Viburnum opulus

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Viburnum opulus
Viburnum 01.JPG
Scientific classification edit
Kingdom: Plantae
Clade: Tracheophytes
Clade: Angiosperms
Clade: Eudicots
Clade: Asterids
Order: Dipsacales
Family: Adoxaceae
Genus: Viburnum
V. opulus
Binomial name
Viburnum opulus
Viburnum opulus fruits - Keila.jpg
Viburnum opulus fruits close-up - Keila.jpg

Viburnum opulus, the guelder-rose[1] or guelder rose (/ˈɡɛldər/)[2]) is a species of flowering plant in the family Adoxaceae (formerly Caprifoliaceae) native to Europe, northern Africa and central Asia.[3]


Flowers (left) and fruit

Viburnum opulus is a deciduous shrub growing to 4–5 m (13–16 ft) tall. The leaves are opposite, three-lobed, 5–10 cm (2–4 in) long and broad, with a rounded base and coarsely serrated margins; they are superficially similar to the leaves of some maples, most easily distinguished by their somewhat wrinkled surface with impressed leaf venation. The leaf buds are green, with valvate bud scales.

The hermaphrodite flowers are white, produced in corymbs 4–11 cm (2–4 in) in diameter at the top of the stems; each corymb comprises a ring of outer sterile flowers 1.5–2 cm in diameter with conspicuous petals, surrounding a center of small (5 mm), fertile flowers; the flowers are produced in early summer, and pollinated by insects. The fruit is a globose bright red drupe 7–10 mm diameter, containing a single seed. The seeds are dispersed by birds.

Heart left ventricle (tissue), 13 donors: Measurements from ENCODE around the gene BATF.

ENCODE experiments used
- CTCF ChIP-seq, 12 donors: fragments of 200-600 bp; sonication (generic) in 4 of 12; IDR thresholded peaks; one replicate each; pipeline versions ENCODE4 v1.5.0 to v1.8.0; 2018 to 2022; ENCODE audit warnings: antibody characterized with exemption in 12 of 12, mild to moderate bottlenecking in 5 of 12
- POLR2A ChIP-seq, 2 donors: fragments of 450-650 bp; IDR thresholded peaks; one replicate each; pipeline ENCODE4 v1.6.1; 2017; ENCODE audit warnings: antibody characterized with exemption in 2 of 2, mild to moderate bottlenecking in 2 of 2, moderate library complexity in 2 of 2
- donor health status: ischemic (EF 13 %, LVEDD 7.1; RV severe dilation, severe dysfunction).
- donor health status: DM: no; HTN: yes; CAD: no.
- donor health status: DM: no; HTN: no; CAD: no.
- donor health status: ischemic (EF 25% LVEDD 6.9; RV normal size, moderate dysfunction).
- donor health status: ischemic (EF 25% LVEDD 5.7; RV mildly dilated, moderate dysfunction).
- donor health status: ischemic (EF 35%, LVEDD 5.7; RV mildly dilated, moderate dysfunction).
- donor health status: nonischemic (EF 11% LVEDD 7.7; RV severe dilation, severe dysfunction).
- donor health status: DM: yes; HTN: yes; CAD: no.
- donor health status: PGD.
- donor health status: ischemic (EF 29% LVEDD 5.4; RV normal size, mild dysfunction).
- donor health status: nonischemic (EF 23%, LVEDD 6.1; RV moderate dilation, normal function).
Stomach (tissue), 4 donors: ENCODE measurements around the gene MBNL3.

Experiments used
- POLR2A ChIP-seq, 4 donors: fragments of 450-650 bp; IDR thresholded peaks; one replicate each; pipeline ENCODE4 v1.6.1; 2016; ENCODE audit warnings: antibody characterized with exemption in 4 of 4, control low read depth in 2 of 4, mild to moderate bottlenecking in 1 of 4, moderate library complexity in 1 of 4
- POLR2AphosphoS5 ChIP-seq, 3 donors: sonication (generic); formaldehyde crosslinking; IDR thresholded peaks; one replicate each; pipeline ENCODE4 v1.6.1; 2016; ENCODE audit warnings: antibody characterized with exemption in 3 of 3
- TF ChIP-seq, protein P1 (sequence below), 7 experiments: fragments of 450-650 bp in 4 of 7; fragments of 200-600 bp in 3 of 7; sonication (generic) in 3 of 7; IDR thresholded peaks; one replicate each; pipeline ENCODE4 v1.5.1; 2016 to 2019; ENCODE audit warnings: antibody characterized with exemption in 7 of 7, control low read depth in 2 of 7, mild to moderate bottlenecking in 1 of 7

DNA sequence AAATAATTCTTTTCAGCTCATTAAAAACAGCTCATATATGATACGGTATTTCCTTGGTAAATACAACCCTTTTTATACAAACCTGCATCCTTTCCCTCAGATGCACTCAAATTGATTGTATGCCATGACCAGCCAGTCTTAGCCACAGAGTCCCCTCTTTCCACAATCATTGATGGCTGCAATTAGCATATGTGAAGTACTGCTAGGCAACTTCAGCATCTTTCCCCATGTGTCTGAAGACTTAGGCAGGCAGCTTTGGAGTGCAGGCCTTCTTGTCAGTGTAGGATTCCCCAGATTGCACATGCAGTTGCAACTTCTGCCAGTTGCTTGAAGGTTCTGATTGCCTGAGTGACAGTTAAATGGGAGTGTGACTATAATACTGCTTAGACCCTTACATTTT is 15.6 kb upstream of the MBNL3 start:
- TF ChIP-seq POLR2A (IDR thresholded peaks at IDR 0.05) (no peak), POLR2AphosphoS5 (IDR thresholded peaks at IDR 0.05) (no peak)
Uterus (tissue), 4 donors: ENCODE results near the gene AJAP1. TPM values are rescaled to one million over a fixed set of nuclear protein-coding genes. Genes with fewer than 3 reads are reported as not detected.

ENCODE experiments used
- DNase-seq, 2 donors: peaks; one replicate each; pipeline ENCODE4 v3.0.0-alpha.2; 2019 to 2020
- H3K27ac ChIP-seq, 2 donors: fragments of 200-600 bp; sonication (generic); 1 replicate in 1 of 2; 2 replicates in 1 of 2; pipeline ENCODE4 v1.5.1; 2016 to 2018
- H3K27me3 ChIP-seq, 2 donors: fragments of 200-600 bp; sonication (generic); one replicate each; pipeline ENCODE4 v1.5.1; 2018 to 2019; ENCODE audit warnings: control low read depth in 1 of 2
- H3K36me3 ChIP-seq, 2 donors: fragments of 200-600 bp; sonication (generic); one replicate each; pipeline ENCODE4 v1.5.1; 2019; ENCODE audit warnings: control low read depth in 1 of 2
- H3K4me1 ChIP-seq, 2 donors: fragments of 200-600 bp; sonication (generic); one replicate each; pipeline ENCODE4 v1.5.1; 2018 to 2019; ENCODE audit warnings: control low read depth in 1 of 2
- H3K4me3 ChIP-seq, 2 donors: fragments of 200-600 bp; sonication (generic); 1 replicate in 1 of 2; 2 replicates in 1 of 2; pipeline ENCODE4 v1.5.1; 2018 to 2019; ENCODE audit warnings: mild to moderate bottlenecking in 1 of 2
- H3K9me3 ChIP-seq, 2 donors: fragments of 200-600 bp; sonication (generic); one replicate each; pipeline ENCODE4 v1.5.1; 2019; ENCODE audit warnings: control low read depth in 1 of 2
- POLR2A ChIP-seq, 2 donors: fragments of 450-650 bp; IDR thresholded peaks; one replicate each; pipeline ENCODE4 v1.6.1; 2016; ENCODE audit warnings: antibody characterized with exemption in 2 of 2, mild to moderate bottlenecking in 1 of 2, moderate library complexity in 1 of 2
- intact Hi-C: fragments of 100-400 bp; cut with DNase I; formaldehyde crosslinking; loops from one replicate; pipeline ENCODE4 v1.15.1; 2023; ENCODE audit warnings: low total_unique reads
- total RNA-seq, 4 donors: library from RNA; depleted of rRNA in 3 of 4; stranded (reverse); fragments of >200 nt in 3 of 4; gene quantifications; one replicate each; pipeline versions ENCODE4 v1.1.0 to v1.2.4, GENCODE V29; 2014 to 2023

The common name 'guelder rose' relates to the Dutch province of Gelderland, where a popular cultivar, the snowball tree, supposedly originated.[4] Other common names include water elder, cramp bark, snowball tree, common snowball,[5] and European cranberrybush, though this plant is not closely related to the cranberry. Some botanists also include the North American species Viburnum trilobum as V. opulus var. americanum Ait., or as V. opulus subsp. trilobum (Marshall) Clausen.


Viburnum opulus is a member of the Viburnum genus which contains 160 to 170 species. It is classified in the subsection Opulus, which usually contains 5 species. Phylogenetic analyses suggest the following relationship between those species:

clade containing sections Sambucina, Lobata, Coriacea, and Succodontotinus

Opulus sect.

V. edule (squashberry, mooseberry) — Canada and northern parts of the US

V. koreanum (korean viburnum) — China, Korea

V. sargentii (tianmu viburnum) — north eastern Asia

V. opulus

V. trilobum (high bush viburnum) — northern North America



Viburnum opulus is grown as an ornamental plant for its flowers and berries, growing best on moist, moderately alkaline soils, though tolerating most soil types well. Several cultivars have been selected, including 'Roseum', in which all the flowers are only of the larger sterile type, with globular flower heads.

The shrub is also cultivated as a component of hedgerows, cover plantings, and as part of other naturalistic plantings in its native regions.

It is naturalised in North America.

The cultivars 'Notcutt’s Variety',[6] 'Roseum'[7] and the yellow-fruited 'Xanthocarpum'[8] have gained the Royal Horticultural Society's Award of Garden Merit.[9]


The fruit is edible in small quantities, with a very acidic taste; it can be used to make jelly. It is however mildly toxic, and may cause vomiting or diarrhea if eaten in large amounts.[10]

The term cramp bark is related to the properties of the bark's ability to reduce smooth muscle tightness. It is called cramp bark as relieving this type of muscle tightness is most often associated with relieving women's menstrual (period) cramps. However, this can also be used during pregnancy for cramps or pain and general muscle cramping.[11]

Cultural meaning[edit]

In Eastern Slavic cultures viburnum opulus or kalyna often represents the beauty of a young lady.